Eating Chinese Food Naked: A Novel (Paperback)
by Mei Ng (Author)
"When Ruby was a kid, around the time when other little girls were being dandled on their daddy's knee... and thinking about marrying him when they grew up, she was dreaming about marrying her mother and taking her away."
Right off the bat Mei Ng's novel promises to be different from the run-of-the-mill mother-daughter saga so beloved of young, female first novelists of every ethnic persuasion. Ruby Lee, the heroine of Eating Chinese Food Naked, has just graduated from college and come back home to live with her parents over the family's laundry business. Her parents, Bell and Franklin, are hardly a match made in heaven, and for all of her life Ruby has been her mother's defender--a role she can't give up even as she longs to be free of it. During the course of her summer at home, Ruby must navigate the choppy waters of familial relations--her mother and father's estrangement, her irresponsible older brother's volatile relationship with everyone, her sister's recent marriage to a non-Chinese--as well as sort out her own feelings about Nick, a young man whom she loves but cannot seem to remain faithful to. Ng's melancholy novel perfectly captures her heroine's dislocation both within her family and within herself, at the same time offering readers a glimpse of the urban Chinese American experience across two generations.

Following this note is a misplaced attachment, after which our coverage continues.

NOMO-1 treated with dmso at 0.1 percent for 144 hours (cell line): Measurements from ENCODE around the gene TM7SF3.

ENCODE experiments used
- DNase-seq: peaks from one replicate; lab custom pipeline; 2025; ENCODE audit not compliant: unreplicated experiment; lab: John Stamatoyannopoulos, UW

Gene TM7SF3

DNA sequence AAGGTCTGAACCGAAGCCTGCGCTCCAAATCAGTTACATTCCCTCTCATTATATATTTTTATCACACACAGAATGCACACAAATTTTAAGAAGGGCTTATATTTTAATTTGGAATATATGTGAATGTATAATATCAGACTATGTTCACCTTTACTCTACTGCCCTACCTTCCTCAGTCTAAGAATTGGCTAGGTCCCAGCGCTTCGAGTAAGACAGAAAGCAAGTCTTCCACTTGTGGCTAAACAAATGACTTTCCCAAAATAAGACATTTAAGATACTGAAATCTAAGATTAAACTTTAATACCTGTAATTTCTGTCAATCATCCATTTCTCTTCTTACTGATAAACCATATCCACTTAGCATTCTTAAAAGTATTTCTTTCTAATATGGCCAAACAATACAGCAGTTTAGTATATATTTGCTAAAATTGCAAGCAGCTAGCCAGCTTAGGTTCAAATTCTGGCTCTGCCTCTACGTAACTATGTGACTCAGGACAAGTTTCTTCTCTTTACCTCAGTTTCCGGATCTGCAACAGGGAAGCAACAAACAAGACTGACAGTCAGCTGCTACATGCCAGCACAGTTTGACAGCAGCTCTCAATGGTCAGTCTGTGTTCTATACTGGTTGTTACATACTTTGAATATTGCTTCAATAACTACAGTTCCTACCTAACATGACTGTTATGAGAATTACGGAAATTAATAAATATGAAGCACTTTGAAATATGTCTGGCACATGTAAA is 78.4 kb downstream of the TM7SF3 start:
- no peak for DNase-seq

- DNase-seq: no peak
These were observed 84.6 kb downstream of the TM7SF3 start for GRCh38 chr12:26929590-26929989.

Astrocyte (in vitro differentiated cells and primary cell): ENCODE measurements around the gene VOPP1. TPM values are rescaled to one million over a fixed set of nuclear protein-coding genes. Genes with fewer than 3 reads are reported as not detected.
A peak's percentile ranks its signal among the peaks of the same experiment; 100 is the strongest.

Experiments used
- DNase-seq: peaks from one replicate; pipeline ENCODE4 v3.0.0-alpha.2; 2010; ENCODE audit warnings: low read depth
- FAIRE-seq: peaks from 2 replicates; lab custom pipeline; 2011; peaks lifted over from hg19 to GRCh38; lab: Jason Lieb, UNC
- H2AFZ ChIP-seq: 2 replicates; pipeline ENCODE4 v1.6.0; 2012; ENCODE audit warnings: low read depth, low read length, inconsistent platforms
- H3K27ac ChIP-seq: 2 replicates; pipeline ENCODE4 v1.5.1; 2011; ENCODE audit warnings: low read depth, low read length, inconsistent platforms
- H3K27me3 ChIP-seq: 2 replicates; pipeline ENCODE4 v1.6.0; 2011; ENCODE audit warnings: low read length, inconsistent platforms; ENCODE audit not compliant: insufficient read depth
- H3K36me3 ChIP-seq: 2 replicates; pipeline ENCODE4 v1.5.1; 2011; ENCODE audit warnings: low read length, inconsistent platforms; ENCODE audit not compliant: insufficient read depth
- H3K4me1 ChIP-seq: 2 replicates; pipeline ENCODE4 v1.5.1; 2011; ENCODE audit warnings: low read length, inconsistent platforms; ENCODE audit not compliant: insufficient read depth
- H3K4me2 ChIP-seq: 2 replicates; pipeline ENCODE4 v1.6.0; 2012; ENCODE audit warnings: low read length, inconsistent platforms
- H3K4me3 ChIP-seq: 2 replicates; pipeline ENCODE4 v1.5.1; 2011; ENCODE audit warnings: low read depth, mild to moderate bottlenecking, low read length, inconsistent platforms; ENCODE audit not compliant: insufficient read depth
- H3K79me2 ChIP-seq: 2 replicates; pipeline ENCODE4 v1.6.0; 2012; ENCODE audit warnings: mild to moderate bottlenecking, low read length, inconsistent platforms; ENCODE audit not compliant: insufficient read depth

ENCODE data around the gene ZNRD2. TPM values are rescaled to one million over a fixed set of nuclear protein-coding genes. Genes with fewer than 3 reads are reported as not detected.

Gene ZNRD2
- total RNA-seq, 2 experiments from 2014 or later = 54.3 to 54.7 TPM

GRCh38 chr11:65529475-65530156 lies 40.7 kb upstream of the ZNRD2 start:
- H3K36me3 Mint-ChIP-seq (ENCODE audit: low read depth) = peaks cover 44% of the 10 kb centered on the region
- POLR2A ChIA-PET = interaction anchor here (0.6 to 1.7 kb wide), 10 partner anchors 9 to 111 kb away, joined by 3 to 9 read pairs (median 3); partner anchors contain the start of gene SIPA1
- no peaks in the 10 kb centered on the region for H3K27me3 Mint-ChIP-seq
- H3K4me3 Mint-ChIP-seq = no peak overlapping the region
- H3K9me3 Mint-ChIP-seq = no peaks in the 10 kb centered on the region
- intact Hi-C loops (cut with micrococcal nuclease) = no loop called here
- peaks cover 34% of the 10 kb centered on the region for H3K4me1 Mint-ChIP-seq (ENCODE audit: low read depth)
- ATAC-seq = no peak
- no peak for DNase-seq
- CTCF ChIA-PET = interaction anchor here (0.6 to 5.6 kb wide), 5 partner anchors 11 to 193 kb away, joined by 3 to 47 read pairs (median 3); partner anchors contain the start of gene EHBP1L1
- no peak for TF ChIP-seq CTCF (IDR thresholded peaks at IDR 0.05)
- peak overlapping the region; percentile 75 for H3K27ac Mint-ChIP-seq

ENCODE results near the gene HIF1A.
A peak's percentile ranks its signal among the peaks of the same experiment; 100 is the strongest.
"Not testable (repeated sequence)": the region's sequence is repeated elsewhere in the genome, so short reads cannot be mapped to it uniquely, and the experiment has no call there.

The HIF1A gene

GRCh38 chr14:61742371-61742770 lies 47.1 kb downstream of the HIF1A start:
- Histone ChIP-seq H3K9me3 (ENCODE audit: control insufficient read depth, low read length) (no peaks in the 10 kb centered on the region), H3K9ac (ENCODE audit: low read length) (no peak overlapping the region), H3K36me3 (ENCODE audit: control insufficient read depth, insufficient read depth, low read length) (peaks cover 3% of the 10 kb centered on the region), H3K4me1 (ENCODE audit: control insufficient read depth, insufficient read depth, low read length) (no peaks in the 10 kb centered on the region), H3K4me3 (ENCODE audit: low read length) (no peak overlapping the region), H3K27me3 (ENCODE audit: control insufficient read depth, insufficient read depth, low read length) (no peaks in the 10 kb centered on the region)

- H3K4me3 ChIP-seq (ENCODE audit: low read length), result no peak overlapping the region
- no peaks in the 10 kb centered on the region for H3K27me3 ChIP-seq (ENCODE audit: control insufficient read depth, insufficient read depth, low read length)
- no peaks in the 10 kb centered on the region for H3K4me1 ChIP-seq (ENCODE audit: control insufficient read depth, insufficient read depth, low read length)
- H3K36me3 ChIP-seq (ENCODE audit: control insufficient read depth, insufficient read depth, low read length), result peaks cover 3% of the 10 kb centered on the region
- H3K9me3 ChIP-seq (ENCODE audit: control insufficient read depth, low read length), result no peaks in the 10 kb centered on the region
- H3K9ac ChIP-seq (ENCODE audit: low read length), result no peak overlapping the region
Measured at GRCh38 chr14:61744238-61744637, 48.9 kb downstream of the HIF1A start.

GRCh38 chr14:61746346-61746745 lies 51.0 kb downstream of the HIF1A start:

From Library Journal
In this contemporary novel, readers find Columbia University graduate Ruby Lee returning home to Queens, New York, to stay temporarily with her parents. Living in the four rooms behind Lee's Hand Laundry, which is owned and operated by her aging father, Ruby finds herself unable to escape issues past, present, and future as she battles with her identity as a Chinese American woman, a daughter, a sister, a friend, and a lover. Realistically portrayed, each possessing her or his own strengths, weaknesses, and individual personalities, Ruby and her family all evolve over the course of this first novel, much to the satisfaction of the reader. With strong female protagonists inhabiting worlds that are both Chinese and American, Ng's writing can be likened to that of Amy Tan and Gish Gen.
Paperback: 256 pages
Publisher: Scribner; 1st Washington Square Press Trade Pbk. Ed edition (November 1, 1998)
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